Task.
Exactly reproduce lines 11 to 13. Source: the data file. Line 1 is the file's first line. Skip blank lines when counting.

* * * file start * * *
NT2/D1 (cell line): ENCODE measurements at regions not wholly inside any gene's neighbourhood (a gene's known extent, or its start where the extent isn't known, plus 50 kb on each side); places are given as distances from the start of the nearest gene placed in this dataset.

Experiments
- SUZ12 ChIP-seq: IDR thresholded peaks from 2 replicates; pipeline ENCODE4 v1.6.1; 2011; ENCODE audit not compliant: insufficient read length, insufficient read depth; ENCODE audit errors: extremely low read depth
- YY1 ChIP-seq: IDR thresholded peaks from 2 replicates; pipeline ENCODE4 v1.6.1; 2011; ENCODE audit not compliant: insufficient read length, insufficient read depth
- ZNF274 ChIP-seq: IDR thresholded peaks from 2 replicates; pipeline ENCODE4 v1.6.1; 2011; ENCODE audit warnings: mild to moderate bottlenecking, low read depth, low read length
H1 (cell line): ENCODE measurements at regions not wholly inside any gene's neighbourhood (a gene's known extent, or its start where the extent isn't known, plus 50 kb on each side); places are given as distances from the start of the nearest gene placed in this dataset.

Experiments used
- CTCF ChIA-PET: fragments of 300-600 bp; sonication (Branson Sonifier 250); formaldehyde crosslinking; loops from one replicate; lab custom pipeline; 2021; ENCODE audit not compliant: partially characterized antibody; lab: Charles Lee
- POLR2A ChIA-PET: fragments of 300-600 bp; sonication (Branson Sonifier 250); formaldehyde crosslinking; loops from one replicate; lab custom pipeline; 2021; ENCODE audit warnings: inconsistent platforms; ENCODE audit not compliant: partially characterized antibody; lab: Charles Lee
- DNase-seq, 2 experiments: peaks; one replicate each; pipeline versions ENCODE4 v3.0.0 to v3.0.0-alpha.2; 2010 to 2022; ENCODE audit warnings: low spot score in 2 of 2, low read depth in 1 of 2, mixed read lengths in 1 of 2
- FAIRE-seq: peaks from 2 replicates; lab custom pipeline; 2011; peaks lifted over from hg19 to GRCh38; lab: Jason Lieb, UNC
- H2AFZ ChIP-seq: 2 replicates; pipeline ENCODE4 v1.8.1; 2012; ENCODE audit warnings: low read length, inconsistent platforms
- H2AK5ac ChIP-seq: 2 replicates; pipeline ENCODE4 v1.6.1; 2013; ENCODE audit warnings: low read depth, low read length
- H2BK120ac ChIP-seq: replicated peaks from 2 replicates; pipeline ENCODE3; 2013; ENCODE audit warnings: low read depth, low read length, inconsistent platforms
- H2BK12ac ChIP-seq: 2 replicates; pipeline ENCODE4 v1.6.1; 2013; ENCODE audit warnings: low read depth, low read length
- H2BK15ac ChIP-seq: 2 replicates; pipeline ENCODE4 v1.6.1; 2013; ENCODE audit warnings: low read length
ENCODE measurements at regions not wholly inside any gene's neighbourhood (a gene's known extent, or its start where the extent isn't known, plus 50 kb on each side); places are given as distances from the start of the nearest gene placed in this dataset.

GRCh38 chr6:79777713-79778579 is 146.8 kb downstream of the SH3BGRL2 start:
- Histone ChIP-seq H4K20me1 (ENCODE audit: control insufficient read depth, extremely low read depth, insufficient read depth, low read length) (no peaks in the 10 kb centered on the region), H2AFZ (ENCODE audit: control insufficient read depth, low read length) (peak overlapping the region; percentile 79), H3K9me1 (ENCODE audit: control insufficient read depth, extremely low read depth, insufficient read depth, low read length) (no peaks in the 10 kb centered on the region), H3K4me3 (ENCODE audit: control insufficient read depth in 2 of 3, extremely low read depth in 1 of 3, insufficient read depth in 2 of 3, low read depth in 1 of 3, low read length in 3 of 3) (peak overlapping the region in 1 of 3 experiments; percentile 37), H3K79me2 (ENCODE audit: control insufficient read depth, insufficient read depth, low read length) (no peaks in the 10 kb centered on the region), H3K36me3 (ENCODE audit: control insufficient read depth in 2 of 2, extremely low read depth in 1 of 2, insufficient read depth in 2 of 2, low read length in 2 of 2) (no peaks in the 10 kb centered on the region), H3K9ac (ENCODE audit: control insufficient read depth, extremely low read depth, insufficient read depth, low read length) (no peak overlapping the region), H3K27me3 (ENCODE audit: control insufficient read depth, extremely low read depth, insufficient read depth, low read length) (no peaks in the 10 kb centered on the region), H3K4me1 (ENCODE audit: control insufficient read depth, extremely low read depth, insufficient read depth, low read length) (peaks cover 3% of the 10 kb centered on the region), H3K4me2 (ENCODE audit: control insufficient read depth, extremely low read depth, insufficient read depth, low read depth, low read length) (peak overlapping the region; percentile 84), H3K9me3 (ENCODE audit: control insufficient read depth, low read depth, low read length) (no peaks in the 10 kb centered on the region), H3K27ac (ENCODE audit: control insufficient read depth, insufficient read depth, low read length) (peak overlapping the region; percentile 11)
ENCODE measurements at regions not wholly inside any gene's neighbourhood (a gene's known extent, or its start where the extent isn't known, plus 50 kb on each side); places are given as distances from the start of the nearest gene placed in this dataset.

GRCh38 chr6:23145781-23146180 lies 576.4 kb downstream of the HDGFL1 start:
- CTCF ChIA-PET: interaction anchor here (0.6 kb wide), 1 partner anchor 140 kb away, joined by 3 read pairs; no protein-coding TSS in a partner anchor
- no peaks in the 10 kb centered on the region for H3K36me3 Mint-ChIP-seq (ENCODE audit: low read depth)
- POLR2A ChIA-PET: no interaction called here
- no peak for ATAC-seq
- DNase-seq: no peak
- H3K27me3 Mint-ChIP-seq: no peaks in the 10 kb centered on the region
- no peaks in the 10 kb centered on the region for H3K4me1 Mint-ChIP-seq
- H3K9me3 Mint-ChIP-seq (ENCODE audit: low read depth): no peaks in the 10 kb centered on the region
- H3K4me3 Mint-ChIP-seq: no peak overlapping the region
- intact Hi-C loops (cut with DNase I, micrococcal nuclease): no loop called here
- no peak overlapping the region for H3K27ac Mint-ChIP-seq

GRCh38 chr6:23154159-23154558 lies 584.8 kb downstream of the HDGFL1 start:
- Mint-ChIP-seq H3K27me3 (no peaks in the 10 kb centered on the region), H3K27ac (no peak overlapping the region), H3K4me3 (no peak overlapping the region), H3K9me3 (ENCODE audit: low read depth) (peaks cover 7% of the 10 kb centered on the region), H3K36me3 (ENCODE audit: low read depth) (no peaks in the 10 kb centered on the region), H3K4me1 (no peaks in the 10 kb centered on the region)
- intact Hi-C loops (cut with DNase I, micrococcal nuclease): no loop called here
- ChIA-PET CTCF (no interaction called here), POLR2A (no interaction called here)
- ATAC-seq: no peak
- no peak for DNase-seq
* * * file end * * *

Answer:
- FAIRE-seq: peaks from 2 replicates; lab custom pipeline; 2011; peaks lifted over from hg19 to GRCh38; lab: Jason Lieb, UNC
- H2AFZ ChIP-seq: 2 replicates; pipeline ENCODE4 v1.8.1; 2012; ENCODE audit warnings: low read length, inconsistent platforms
- H2AK5ac ChIP-seq: 2 replicates; pipeline ENCODE4 v1.6.1; 2013; ENCODE audit warnings: low read depth, low read length